The Problem of Government Spending

By Earl P. Holt III

Today, Congress enacted and President Trump signed a two-year Federal Budget (Fiscal Year 2018 and 2019) that will add an estimated $1.2 Trillion to the National Debt.

Congress has proved itself to be totally dysfunctional, as the banner headline of a recent NATIONALIST TIMES front page indicated. In only eight years of the Obama Administration, the U.S. National Debt was allowed to double to $19 Trillion. By the end of Fiscal 2019, that number will be about $22 Trillion.

Moreover, both “Democrat” and Republican majorities in both Houses rubber-stamped the irresponsible spending initiatives of the Obama Administration, such as a political slush-fund ostensibly aimed at rebuilding our deteriorating “infrastructure.” So-called “Republicans” currently in Congress appear to have learned nothing from the dismal years of the Obama Presidency.

“Swamp Creatures” in Washington have not only proved themselves incapable of spending discipline, they seem perfectly content with the status quo. Any hope of reforming the Taxing and Spending functions of Congress must be forced upon them by the Constitutional Amendment route. Moreover, any such Amendment will probably have to originate at the state level, where two-thirds of all 50 states are required to ratify a Constitutional Amendment.

Nothing short of a Balanced-Budget Constitutional Amendment will resolve the problem: There are too many incentives to spend like a teenager with a credit card, but few if any penalties for doing so. Any effective Balanced Budget Amendment would have to impose automatic spending cuts that are forced upon the President and Congress each year after they have run a Budget deficit.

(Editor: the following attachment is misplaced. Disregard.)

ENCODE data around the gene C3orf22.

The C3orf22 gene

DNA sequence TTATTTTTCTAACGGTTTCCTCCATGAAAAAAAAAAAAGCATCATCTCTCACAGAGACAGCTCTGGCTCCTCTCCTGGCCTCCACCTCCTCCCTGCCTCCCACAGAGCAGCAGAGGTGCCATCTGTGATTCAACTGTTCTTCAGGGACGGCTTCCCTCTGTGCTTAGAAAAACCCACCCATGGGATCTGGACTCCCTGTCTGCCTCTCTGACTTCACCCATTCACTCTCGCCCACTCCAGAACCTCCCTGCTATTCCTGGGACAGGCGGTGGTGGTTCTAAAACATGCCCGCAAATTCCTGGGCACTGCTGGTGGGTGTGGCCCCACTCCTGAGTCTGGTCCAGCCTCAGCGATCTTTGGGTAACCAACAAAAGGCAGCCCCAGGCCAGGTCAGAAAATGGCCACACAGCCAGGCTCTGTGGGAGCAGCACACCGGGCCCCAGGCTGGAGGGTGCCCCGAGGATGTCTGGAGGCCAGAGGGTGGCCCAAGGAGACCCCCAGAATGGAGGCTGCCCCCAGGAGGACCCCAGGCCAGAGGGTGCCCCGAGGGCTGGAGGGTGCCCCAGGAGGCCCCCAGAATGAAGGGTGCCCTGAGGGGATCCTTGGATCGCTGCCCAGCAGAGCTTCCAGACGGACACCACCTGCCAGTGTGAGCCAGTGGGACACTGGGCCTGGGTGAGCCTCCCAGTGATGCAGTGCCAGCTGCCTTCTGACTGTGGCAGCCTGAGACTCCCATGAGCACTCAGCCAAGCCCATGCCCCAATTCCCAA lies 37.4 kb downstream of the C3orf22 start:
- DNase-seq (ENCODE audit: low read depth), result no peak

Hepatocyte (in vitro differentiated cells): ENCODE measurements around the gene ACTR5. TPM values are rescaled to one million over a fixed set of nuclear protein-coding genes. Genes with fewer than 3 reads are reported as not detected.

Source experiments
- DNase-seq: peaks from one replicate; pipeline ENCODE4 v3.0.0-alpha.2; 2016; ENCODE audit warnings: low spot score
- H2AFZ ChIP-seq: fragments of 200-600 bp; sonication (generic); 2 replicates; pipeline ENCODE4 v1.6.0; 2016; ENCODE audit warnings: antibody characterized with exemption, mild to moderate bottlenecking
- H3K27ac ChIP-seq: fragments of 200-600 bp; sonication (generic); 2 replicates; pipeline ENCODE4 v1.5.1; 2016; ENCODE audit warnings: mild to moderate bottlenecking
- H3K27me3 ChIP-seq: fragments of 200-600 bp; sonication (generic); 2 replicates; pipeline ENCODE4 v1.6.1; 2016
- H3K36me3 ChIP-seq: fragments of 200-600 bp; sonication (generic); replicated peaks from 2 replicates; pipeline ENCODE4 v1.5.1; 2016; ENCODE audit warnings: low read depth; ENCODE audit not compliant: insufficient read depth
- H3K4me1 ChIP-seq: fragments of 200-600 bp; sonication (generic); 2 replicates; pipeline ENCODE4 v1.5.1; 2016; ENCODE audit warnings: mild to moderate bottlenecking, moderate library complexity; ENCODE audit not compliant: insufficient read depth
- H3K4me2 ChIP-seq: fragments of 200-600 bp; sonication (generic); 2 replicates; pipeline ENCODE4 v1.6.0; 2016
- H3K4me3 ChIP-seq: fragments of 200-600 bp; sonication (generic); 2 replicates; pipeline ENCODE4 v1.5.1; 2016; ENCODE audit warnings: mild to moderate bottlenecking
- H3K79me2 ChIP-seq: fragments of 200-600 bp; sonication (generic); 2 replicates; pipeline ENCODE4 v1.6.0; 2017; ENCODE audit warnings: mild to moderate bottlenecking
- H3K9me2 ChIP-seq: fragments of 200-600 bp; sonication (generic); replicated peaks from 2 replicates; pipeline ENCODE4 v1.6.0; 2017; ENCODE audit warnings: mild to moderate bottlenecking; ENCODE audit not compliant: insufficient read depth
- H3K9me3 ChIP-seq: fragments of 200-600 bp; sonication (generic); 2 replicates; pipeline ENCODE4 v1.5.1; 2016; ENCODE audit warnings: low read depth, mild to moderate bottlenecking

After the enactment of such an Amendment, spending authorization could remain the same, or be cut a few percentage points each year following a federal deficit. These would need to be real cuts –- across-the-board — not reductions from phony “projected” spending estimates.

It would also be wise to prohibit the raising of income taxes to balance the budget in any particular year, in order to avoid returning to the insanity of high marginal tax rates that choke off an economy, such as those imposed by the “Democrats” in the late 1970s, or those imposed by a “Democrat” Congress under Obama in 2010.

The Supreme Court ruled in 1996 that Congress cannot grant the President the power of a “Line-Item Veto” — one most Governors have — because such a power intrudes on the authority of Congress. The President can Veto a bill passed by a majority of both Houses, but he may not alter its content prior to signing it into Law.

Any Amendment seriously intent on reforming the spending authority of Congress must grant Line-Item Veto authority to the President, so that much needed accountability is finally introduced into the process. (The “buck” would stop there.)

Another valuable mechanism that would generate much needed reform would be a provision requiring Term Limits for members of Congress. It should be obvious to any thinking person that the pressures of fundraising to ensure their reelections tend to dominate most Congressmen, and dwarf whatever commitment they may have to honestly represent their constituents. In fact, a great deal of each Congressman’s time is spent deceiving the “folks back home” into assuming their interests are better served than they really are.

Another Provision in such an Amendment must include a requirement for “Sunset Provisions” in any spending bill. These would require Congress to reauthorize any spending initiatives every few years (three or five, for example) in order to examine their effectiveness and unintended consequences, rather than continue forever, as is now the case. Such legislation would be automatically repealed if not re-enacted by its deadline.

Congress has run out of excuses for routinely enacting staggeringly expensive spending initiatives, and then conveniently ignoring their consequences forever. A Sunset Provision in a Constitutional Amendment would make such profligacy far more difficult to perpetuate.

The Republican Party shamelessly campaigned through four Congressional Election cycles to repeal “Obama-Care,” but didn’t have the courage to make their deeds meet their rhetoric when actually given the opportunity to vote for repeal in 2017. In fact, many lied to their constituents about their support for ObamaCare.

Such “bait-and-switch” tactics are nothing new for these liars, because they employed the same technique decades earlier when also campaigning on spending reforms: However, soon thereafter, they returned to form by engaging in unparalleled spending and Federal Deficits. It is time to end their “shell games.”

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